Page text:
Risk and Impact FactorsTop of page Invasiveness
- Proved invasive outside its native range
- Abundant in its native range
- Tolerates, or benefits from, cultivation, browsing pressure, mutilation, fire etc
- Fast growing
- Damaged ecosystem services
- Ecosystem change/ habitat alteration
- Increases vulnerability to invasions
- Modification of fire regime
- Modification of hydrology
- Monoculture formation
- Reduced native biodiversity
- Threat to/ loss of endangered species
- Threat to/ loss of native species
- Competition - monopolizing resources
- Competition - shading
- Competition (unspecified)
- Interaction with other invasive species
- Rapid growth
- Difficult/costly to control
UsesTop of page
Due to rotations of only 5-10 years, E. globulus is a favoured forestry species for the production of timber, wood pulp and fuelwood. The wood is used for light and heavy construction, poles, piles and railway sleepers (Boland et al., 1984). It is a good firewood, and carbonizes easily for good charcoal production and is still used for this purpose in many countries. Other important wood products include fibreboard, particle board, parquetry flooring, cooperage, low grade veneer and furniture (Jacobs, 1981).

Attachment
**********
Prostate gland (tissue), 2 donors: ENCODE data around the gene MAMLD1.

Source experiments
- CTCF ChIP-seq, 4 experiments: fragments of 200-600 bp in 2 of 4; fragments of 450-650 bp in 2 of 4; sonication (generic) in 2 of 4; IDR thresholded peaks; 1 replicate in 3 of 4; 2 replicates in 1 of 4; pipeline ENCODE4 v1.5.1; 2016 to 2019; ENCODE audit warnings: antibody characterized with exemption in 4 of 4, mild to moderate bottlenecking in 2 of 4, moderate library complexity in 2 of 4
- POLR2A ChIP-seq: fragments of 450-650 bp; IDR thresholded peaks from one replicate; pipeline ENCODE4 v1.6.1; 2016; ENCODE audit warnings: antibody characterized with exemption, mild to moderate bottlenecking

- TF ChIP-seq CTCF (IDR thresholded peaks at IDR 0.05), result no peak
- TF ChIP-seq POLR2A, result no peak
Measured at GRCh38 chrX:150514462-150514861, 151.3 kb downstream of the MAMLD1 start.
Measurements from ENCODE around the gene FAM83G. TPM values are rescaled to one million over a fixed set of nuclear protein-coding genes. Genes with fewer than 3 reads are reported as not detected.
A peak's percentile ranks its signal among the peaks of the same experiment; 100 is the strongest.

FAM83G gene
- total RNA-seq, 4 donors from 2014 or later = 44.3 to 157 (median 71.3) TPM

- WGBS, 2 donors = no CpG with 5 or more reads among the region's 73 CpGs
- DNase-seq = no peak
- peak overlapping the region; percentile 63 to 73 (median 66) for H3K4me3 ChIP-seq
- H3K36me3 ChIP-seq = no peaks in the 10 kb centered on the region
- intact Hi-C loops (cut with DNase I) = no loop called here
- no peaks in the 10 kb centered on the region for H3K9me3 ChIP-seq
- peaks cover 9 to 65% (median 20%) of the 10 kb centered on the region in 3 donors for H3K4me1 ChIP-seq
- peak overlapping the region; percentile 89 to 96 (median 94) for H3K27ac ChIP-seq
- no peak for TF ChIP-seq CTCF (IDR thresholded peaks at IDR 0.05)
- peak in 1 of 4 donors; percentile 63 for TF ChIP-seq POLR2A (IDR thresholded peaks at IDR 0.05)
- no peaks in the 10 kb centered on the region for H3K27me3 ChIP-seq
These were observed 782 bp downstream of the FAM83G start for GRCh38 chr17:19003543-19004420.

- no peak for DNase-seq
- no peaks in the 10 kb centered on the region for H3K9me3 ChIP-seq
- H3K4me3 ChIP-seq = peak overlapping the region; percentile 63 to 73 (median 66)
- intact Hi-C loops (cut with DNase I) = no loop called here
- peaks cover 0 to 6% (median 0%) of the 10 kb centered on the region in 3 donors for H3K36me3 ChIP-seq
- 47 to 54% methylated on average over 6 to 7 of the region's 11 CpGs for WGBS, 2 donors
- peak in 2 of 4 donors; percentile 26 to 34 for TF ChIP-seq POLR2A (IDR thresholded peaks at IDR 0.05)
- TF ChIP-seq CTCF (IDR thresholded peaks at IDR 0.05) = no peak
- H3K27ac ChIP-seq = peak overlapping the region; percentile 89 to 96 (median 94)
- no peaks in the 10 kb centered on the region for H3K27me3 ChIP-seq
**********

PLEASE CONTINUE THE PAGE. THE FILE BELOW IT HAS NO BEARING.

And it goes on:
Mature timber produces poor pulp, but young plantation-grown wood is less dense, making it suitable for paper and rayon pulps. It is a major component of the large paper making industries in Spain, Portugal, Uruguay and Chile, as well as Australia.
E. globulus is planted as a hedge or screen, and is grown for its ornamental value in gardens and parks. Essential oils derived from its leaves and shoots have antiseptic and antibacterial properties, and are used medicinally, in perfumery and as insect repellents (Weiss, 1997). E. globulus has been planted in numerous developing countries such as Ethiopia as small community woodlots for use by locals as construction timber, fuelwood, shade and for sale at local markets (Kahurananga et al.,1993).
Flowers of E. globulus are a rich source of nectar for bees and hummingbirds (Rejmanek and Richardson, 2011). Being fast growing, trees are planted for rapid reforestation, to control soil erosion and as windbreaks.
Uses ListTop of page
- Erosion control or dune stabilization
- Shade and shelter
Human food and beverage
- Honey/honey flora
- Spices and culinary herbs
- Carved material
- Essential oils
- Miscellaneous materials
- Source of medicine/pharmaceutical
Wood ProductsTop of page
- Short-fibre pulp
- Building poles
- Pit props
- Transmission poles
Sawn or hewn building timbers
- Exterior fittings
- For light construction
- Medium density fibreboard
- Industrial and domestic woodware